Nutrition Marketing 101

Nutrition Marketing 101

Nutrition Marketing 101

One thing I’ve learnt from many years working in nutrition marketing . . . promoting the health and nutrition benefits of your product isn’t as easy as relaying information from Wikipedia or a Blog, even if written by an expert! There are rules around what you can and can’t say and these vary from product to product and from market to market. Getting the rules right at the start will save you time and money – you don’t want to head down a track leading you nowhere.

Find out what rules apply to your product at the start of the process. Don’t leave it until you’re about to launch, or worse still, after you’ve launched when you find yourself trying to justify your claims to local authorities or potential investors. There might be a plethora of nutrition information out there to build your messages from, but it is a potential minefield, and you need to get it right.

1.     A high level of scientific evidence is required to support health and nutrition claims.

The statements must also be truthful and not deceptive or misleading. In New Zealand, these are governed by the Food Standards Code and Fair Trading Act, set up to protect the consumer who relies on the information you give them. Locally these are enforced by the Ministry for Primary Industries and the Commerce Commission however other countries have their own regulatory frameworks, operating along similar lines.


2.     Claims permitted in one market can be different from another.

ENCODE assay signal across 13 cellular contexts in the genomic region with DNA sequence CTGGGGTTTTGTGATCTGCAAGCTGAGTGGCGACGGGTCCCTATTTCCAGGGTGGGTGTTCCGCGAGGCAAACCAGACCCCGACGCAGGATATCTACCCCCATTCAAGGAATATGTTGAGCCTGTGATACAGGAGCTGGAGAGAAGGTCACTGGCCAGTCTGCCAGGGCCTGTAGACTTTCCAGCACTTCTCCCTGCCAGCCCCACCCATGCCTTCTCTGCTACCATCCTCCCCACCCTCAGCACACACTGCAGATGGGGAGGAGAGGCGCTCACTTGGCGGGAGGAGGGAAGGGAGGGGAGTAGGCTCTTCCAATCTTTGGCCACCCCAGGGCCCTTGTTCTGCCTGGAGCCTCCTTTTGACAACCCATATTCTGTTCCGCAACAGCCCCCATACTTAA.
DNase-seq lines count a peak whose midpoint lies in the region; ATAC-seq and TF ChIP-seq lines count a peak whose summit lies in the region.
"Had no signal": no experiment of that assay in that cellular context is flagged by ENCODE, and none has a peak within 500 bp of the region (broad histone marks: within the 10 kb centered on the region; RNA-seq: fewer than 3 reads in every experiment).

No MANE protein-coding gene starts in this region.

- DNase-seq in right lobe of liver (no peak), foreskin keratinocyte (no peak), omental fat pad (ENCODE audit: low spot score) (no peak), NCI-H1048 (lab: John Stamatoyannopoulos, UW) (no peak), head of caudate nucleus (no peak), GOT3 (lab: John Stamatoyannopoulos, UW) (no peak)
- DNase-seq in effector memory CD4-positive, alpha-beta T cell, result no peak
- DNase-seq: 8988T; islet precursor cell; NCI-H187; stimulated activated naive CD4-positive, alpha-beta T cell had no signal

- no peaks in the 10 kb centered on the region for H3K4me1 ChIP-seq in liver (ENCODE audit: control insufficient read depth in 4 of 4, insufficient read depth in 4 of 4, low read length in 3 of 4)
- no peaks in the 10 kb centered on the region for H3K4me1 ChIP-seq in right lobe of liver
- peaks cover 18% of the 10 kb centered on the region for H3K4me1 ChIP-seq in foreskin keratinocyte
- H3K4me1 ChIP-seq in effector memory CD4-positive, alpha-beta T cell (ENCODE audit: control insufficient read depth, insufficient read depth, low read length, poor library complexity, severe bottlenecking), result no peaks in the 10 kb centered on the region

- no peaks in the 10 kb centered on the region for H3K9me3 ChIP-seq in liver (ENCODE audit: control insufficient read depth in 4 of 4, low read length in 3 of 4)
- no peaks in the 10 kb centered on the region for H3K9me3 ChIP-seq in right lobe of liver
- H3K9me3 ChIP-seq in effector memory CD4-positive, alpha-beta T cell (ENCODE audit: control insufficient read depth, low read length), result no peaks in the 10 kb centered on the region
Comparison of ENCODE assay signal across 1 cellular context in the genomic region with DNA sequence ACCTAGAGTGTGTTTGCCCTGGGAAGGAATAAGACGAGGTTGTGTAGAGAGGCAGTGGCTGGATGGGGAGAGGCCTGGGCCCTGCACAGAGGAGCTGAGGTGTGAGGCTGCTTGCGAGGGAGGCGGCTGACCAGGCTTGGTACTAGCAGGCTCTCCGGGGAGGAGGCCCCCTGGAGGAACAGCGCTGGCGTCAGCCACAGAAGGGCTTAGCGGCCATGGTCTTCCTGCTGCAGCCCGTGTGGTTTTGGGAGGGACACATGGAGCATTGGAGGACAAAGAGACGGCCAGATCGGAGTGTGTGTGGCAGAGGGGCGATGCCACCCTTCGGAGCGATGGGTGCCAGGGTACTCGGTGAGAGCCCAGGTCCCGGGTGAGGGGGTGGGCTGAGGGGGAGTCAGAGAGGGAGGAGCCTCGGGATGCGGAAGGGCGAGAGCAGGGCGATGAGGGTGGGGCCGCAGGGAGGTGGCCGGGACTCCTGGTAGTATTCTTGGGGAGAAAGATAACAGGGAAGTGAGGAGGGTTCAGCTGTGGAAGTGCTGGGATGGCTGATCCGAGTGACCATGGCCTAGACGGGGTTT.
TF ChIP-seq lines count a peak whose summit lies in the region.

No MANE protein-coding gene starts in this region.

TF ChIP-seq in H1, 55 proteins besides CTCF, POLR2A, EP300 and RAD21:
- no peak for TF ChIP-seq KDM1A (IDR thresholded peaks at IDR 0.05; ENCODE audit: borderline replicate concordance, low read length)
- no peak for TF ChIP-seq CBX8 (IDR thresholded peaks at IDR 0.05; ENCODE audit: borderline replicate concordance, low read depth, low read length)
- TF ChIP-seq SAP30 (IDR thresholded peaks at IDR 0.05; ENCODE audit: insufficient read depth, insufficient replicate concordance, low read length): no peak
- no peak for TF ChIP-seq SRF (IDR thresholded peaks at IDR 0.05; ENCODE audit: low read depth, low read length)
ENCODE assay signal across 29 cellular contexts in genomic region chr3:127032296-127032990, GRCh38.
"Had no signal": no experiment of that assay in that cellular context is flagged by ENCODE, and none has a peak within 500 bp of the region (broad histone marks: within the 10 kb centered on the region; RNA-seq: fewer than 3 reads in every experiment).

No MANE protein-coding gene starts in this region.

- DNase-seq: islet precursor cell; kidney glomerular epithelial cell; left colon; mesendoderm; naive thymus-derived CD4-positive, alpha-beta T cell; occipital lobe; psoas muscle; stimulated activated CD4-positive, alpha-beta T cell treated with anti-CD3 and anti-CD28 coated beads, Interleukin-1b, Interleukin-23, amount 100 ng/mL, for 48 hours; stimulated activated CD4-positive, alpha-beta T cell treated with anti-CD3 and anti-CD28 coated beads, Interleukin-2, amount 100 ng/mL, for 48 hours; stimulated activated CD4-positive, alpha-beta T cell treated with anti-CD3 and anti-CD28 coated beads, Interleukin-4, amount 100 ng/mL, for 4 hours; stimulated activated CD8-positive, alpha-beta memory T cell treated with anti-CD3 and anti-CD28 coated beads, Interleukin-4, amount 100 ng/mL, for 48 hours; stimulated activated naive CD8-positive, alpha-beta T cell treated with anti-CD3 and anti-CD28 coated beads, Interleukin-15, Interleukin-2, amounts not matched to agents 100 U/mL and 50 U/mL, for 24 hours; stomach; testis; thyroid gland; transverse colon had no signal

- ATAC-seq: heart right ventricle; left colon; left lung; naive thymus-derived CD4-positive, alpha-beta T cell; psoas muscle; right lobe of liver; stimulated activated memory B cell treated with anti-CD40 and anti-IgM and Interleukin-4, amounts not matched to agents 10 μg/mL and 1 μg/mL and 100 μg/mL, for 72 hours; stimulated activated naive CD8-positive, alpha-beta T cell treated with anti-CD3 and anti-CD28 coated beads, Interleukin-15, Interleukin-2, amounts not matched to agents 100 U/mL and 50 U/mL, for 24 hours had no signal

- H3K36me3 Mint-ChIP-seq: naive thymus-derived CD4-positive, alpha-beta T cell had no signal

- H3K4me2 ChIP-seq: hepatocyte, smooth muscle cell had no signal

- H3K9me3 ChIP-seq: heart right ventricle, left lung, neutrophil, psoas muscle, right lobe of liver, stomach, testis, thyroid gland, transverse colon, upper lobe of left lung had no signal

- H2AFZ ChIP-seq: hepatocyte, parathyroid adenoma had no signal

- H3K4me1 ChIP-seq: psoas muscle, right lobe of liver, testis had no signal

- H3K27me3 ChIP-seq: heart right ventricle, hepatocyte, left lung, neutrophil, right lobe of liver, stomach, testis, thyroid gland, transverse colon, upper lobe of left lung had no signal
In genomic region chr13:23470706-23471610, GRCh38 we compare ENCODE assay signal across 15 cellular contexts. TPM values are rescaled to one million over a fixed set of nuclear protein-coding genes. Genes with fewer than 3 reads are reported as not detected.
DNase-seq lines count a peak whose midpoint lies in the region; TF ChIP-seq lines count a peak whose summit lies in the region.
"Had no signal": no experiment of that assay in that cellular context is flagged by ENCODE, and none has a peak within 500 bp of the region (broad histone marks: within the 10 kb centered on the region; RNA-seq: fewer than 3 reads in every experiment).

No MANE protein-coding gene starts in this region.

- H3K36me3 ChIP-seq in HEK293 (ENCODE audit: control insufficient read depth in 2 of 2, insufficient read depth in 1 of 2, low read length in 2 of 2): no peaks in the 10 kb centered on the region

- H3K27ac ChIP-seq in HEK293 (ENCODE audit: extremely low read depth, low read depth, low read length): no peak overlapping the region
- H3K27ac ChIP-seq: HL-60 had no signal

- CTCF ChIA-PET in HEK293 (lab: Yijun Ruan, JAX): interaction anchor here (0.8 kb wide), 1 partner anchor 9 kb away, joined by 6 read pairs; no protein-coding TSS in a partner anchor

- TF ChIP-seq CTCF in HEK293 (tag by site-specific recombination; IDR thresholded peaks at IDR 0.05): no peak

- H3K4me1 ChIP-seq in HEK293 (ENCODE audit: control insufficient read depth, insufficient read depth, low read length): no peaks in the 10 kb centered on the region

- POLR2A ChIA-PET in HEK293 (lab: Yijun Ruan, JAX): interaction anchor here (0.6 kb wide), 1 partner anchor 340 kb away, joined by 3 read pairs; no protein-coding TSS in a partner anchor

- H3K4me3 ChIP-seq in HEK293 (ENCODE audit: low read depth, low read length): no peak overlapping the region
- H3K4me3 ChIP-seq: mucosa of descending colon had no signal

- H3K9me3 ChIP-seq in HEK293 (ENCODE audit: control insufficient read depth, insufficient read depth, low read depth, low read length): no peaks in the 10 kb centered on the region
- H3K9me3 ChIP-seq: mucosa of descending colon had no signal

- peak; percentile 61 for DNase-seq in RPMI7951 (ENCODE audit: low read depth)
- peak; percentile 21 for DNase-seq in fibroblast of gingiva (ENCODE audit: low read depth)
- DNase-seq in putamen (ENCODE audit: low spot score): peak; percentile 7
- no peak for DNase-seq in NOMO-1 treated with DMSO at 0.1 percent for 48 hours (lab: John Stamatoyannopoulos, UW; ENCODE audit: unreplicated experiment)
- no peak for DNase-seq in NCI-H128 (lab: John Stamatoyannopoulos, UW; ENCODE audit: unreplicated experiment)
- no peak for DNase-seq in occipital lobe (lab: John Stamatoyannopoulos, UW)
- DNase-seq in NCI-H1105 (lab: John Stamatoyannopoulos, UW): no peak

Just because something has been said about a food product in the United States, it doesn’t mean the same claim can be made about a similar product in New Zealand. Dietary recommendations differ too. It’s important to understand this as it provides context for your claims.


3.     You need to be able to prove that your product is worthy of the claim you want to make.

That means you need evidence (nutritional composition data) that relates directly to your product. Using composition data from another country is unlikely to be sufficient for a product that’s been produced in New Zealand, as nutritional content can vary widely for the same food. Depending upon your product, you might be best to get your product analysed in its final form.

By understanding and following correct procedures, you’ll know exactly what you’re dealing with, and can be confident your product contains what you say it does throughout its shelf-life. Being accused of misleading or deceiving consumers is not ideal.


Here are a few instances where understanding the rules around nutrition marketing can come in handy:


Market research

You need to ensure that the product and attributes you’re testing, comply with regulatory criteria. It’s a waste of resources if your potential consumers fall in love with benefits you can’t pull off.


New product concepts

When you start developing a concept it’s wise to consider the functional and emotional benefits that you will be able to deliver. Checking out regulations in the markets you’re interested in will help you understand what’s possible and what is not. Identifying barriers early on gives you a chance to find solutions.  It’s much better to do this up front than after the product has been developed.


New markets

If you’re scoping out a new market to expand into, you’ll need to know what the rules are for that country. You may need to modify your product in some way, so don’t forget to check the rules around what you can and can’t say.